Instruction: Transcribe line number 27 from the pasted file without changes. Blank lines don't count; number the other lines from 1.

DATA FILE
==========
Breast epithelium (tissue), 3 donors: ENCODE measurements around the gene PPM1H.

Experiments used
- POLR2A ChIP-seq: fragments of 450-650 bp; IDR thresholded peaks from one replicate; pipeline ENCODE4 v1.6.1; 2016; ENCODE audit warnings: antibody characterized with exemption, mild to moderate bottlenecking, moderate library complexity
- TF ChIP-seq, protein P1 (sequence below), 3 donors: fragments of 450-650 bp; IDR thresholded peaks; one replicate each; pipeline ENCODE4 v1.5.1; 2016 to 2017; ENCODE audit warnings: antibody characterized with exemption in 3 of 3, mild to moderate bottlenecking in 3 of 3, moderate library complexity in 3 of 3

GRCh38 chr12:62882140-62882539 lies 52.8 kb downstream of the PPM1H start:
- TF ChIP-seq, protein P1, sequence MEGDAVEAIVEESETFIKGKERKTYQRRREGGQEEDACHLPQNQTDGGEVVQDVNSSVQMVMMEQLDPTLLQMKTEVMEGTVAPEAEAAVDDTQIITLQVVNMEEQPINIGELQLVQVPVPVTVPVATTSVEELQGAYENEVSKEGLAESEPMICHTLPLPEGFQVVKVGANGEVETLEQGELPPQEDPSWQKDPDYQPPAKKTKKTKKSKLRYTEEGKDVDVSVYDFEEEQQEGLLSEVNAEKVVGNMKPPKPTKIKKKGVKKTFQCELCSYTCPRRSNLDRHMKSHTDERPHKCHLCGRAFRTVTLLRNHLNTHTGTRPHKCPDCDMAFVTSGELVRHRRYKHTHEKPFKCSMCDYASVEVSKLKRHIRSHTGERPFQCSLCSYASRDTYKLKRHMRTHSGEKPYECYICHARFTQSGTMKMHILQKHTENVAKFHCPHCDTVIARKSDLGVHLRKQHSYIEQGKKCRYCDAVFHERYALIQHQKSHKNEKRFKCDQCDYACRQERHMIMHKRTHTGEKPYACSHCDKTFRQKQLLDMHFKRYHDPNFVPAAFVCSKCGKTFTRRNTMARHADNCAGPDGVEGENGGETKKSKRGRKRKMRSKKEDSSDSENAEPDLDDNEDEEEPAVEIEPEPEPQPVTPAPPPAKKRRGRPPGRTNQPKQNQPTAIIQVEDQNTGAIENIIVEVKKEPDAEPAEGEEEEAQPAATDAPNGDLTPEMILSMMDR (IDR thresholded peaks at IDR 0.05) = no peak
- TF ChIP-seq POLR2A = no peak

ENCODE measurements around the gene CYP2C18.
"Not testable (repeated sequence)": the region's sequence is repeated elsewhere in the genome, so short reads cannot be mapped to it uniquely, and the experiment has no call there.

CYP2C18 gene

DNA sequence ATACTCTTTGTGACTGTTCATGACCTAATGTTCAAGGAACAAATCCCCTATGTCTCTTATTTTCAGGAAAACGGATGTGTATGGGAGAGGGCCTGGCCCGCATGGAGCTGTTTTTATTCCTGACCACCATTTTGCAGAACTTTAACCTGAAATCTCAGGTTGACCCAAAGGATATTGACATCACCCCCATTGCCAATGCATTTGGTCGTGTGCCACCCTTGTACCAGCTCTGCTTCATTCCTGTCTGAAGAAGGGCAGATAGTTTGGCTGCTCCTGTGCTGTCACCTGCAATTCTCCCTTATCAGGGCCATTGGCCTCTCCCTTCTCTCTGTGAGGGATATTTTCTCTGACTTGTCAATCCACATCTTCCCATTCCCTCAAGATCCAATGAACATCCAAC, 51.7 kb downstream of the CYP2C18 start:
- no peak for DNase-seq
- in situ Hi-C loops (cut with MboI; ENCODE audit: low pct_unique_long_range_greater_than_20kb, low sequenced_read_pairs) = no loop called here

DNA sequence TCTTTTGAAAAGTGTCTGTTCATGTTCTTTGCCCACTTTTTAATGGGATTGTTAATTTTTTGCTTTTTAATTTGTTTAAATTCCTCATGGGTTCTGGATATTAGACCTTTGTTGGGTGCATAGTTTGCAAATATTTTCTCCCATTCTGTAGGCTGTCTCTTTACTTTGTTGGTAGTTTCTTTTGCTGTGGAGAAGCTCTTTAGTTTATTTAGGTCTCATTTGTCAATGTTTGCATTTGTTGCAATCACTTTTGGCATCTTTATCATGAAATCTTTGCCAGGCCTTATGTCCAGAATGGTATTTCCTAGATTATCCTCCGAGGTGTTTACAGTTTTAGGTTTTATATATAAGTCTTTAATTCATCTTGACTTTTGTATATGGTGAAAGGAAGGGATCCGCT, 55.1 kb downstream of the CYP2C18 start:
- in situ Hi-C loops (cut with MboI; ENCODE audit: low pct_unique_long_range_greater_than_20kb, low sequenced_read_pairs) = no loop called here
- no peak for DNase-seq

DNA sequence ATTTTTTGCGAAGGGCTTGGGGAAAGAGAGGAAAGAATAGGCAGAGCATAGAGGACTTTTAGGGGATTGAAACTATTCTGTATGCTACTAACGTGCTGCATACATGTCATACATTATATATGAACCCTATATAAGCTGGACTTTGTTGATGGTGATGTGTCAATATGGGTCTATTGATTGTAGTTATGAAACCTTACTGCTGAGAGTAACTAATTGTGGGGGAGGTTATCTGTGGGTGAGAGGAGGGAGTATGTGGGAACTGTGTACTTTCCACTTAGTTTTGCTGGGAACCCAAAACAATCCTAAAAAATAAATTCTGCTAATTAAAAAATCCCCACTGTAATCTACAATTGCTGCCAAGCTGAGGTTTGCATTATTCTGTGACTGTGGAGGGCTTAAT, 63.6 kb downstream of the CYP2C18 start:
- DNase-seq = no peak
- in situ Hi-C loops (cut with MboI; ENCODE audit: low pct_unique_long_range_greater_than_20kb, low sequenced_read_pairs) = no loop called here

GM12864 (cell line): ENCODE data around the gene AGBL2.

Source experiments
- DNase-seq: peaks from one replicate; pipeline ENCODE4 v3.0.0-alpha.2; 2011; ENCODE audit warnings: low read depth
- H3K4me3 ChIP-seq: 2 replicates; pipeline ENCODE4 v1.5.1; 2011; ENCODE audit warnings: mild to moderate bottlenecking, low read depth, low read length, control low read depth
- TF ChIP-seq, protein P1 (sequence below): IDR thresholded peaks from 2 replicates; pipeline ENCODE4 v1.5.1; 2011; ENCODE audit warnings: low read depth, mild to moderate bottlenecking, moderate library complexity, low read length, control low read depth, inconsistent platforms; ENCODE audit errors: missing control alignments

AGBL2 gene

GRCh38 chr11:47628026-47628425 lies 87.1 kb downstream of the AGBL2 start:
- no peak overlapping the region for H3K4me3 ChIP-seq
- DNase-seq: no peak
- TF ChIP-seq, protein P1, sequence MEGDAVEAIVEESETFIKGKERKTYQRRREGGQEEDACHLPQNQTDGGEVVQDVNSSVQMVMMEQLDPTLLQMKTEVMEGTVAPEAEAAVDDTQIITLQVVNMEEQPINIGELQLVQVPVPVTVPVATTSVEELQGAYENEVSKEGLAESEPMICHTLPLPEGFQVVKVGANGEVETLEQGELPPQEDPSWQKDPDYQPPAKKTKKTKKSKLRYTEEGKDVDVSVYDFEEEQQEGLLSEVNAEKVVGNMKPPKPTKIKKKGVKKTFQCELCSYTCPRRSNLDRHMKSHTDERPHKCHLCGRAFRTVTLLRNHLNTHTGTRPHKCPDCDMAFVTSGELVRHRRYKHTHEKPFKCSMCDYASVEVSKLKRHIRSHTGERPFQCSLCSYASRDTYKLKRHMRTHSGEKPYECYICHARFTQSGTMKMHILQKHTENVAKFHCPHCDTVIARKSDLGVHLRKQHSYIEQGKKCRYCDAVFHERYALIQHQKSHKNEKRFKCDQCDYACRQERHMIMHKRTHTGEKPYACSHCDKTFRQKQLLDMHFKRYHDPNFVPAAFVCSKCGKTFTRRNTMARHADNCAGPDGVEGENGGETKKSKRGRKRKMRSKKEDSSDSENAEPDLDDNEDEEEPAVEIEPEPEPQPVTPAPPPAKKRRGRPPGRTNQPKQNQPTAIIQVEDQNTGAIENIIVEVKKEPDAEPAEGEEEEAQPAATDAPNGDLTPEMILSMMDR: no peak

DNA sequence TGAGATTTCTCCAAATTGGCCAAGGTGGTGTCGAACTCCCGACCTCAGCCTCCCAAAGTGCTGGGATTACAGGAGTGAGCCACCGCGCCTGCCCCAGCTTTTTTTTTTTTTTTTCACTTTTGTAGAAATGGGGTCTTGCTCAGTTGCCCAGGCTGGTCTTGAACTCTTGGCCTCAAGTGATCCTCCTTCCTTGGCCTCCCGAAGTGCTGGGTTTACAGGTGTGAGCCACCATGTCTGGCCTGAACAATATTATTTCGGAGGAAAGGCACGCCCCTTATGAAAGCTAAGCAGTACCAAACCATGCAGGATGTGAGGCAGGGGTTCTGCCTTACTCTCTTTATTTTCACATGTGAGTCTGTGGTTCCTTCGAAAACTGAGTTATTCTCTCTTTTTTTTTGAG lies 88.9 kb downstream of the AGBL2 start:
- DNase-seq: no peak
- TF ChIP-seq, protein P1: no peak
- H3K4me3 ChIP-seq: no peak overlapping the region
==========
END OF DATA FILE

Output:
- no peak overlapping the region for H3K4me3 ChIP-seq